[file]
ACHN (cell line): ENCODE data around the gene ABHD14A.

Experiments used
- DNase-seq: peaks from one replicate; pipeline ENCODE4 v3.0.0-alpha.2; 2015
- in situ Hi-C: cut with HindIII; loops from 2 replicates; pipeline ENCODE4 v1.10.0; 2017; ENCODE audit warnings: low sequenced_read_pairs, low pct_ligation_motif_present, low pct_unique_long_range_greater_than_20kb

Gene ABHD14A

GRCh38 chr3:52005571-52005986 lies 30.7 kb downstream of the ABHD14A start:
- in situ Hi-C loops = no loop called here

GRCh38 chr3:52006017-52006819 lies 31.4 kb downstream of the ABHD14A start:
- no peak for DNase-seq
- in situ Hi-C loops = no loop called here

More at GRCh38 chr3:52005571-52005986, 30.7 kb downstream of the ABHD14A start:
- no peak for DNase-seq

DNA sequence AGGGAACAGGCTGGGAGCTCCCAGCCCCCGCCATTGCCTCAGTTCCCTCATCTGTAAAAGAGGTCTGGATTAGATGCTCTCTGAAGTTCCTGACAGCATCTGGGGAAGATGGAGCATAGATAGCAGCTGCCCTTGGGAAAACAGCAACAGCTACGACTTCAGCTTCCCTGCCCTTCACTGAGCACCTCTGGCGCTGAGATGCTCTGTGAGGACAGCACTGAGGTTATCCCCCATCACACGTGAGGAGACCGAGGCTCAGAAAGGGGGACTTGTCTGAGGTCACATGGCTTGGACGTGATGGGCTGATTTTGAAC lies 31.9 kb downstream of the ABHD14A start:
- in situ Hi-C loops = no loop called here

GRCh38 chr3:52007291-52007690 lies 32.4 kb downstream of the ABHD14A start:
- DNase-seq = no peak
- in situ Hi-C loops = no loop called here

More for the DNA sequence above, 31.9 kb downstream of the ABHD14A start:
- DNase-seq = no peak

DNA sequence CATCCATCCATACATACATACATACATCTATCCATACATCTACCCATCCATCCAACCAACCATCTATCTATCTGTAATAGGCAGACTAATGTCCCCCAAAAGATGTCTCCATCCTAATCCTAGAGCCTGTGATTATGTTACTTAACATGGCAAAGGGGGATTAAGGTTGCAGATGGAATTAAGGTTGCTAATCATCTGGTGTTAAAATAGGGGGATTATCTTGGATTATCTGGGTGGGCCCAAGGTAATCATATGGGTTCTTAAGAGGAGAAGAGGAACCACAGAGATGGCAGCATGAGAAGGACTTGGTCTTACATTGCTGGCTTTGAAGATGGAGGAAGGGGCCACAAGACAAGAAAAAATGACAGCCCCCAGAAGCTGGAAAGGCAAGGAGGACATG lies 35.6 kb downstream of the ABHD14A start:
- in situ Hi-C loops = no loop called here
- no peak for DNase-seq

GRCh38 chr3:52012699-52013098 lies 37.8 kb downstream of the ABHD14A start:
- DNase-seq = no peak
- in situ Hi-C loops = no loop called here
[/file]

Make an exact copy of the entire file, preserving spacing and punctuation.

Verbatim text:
ACHN (cell line): ENCODE data around the gene ABHD14A.

Experiments used
- DNase-seq: peaks from one replicate; pipeline ENCODE4 v3.0.0-alpha.2; 2015
- in situ Hi-C: cut with HindIII; loops from 2 replicates; pipeline ENCODE4 v1.10.0; 2017; ENCODE audit warnings: low sequenced_read_pairs, low pct_ligation_motif_present, low pct_unique_long_range_greater_than_20kb

Gene ABHD14A

GRCh38 chr3:52005571-52005986 lies 30.7 kb downstream of the ABHD14A start:
- in situ Hi-C loops = no loop called here

GRCh38 chr3:52006017-52006819 lies 31.4 kb downstream of the ABHD14A start:
- no peak for DNase-seq
- in situ Hi-C loops = no loop called here

More at GRCh38 chr3:52005571-52005986, 30.7 kb downstream of the ABHD14A start:
- no peak for DNase-seq

DNA sequence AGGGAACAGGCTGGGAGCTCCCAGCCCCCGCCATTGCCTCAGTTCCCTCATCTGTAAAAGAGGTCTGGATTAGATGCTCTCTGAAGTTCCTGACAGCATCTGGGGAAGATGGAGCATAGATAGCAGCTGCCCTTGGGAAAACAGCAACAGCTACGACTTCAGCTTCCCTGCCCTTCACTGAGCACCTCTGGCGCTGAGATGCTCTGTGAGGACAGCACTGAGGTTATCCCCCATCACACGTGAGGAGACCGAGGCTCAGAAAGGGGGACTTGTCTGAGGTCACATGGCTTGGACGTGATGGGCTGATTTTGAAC lies 31.9 kb downstream of the ABHD14A start:
- in situ Hi-C loops = no loop called here

GRCh38 chr3:52007291-52007690 lies 32.4 kb downstream of the ABHD14A start:
- DNase-seq = no peak
- in situ Hi-C loops = no loop called here

More for the DNA sequence above, 31.9 kb downstream of the ABHD14A start:
- DNase-seq = no peak

DNA sequence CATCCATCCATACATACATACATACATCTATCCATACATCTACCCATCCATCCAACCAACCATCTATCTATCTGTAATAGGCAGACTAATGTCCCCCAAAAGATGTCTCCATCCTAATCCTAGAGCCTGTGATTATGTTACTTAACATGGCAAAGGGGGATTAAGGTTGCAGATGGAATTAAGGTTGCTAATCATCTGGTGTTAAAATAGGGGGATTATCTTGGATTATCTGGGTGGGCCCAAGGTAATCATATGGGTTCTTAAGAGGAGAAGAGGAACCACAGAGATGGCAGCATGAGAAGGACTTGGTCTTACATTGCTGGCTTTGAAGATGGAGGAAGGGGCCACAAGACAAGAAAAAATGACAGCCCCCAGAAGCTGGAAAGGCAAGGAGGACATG lies 35.6 kb downstream of the ABHD14A start:
- in situ Hi-C loops = no loop called here
- no peak for DNase-seq

GRCh38 chr3:52012699-52013098 lies 37.8 kb downstream of the ABHD14A start:
- DNase-seq = no peak
- in situ Hi-C loops = no loop called here